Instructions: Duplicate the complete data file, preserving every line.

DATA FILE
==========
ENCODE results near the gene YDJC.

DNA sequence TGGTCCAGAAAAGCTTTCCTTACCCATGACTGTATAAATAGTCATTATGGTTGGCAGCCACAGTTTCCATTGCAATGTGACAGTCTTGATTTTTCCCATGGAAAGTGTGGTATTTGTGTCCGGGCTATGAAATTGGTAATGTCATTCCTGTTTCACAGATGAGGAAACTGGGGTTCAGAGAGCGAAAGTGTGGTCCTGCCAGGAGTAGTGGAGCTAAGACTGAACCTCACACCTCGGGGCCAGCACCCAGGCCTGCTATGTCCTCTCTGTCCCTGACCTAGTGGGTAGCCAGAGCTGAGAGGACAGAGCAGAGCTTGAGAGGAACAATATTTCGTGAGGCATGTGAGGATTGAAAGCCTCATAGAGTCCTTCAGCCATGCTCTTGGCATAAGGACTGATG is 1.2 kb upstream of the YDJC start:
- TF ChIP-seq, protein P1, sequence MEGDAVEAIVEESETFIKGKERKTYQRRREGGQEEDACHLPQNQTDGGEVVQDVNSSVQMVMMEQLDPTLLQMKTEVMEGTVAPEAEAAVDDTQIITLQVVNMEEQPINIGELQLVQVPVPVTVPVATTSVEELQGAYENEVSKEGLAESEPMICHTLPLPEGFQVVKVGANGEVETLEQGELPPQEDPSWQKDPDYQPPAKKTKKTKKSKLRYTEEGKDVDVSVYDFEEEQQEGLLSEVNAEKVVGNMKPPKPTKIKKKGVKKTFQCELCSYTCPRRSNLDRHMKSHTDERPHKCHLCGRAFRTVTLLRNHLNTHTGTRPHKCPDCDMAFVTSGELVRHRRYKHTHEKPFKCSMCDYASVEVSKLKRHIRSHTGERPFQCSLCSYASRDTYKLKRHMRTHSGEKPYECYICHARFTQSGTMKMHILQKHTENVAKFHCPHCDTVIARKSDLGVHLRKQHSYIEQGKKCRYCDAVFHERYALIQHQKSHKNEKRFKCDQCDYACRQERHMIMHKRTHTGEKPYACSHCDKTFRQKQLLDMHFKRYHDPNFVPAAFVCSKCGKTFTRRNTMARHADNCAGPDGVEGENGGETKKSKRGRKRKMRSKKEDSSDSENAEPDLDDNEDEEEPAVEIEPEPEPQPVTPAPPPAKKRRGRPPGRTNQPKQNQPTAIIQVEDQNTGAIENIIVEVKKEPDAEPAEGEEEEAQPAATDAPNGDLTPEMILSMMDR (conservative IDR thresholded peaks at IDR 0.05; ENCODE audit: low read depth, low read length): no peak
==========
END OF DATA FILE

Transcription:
ENCODE results near the gene YDJC.

DNA sequence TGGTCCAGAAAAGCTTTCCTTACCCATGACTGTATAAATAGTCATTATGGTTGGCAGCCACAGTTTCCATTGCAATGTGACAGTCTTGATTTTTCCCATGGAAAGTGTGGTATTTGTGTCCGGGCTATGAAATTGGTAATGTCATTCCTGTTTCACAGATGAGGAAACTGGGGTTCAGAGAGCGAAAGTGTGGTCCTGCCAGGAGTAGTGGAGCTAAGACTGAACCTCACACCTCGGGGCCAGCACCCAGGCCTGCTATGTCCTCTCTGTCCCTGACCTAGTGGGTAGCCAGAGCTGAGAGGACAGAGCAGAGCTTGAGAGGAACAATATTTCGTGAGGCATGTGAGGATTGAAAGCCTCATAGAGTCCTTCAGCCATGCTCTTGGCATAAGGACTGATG is 1.2 kb upstream of the YDJC start:
- TF ChIP-seq, protein P1, sequence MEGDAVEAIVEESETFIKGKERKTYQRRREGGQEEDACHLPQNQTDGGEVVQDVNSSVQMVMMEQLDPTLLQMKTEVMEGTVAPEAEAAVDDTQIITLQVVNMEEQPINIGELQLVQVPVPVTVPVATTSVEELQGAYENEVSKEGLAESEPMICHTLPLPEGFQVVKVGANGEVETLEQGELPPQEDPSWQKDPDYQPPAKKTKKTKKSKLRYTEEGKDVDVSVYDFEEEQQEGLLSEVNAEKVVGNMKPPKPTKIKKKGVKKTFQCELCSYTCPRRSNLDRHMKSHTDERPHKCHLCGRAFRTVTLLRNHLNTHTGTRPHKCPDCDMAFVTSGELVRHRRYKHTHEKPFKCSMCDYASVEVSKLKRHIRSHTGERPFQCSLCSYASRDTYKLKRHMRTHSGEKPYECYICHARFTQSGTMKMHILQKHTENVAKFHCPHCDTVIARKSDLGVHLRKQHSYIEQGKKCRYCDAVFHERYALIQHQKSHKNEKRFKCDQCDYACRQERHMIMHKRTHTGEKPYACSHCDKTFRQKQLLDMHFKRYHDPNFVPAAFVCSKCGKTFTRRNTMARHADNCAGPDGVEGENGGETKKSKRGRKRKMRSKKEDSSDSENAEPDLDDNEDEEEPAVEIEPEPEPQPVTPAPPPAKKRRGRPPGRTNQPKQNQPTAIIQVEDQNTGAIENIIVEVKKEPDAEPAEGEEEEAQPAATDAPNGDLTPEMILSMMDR (conservative IDR thresholded peaks at IDR 0.05; ENCODE audit: low read depth, low read length): no peak